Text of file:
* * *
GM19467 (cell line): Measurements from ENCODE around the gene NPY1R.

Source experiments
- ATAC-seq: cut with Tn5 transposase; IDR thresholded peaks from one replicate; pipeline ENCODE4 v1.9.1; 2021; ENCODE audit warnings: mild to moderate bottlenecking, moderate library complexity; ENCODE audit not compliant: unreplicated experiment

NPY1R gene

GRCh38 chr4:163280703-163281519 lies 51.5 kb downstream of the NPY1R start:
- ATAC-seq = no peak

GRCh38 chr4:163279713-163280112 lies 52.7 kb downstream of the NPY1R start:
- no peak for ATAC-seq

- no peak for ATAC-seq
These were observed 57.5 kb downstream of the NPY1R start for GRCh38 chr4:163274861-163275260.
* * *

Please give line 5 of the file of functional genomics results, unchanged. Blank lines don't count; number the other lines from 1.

GRCh38 chr4:163280703-163281519 lies 51.5 kb downstream of the NPY1R start: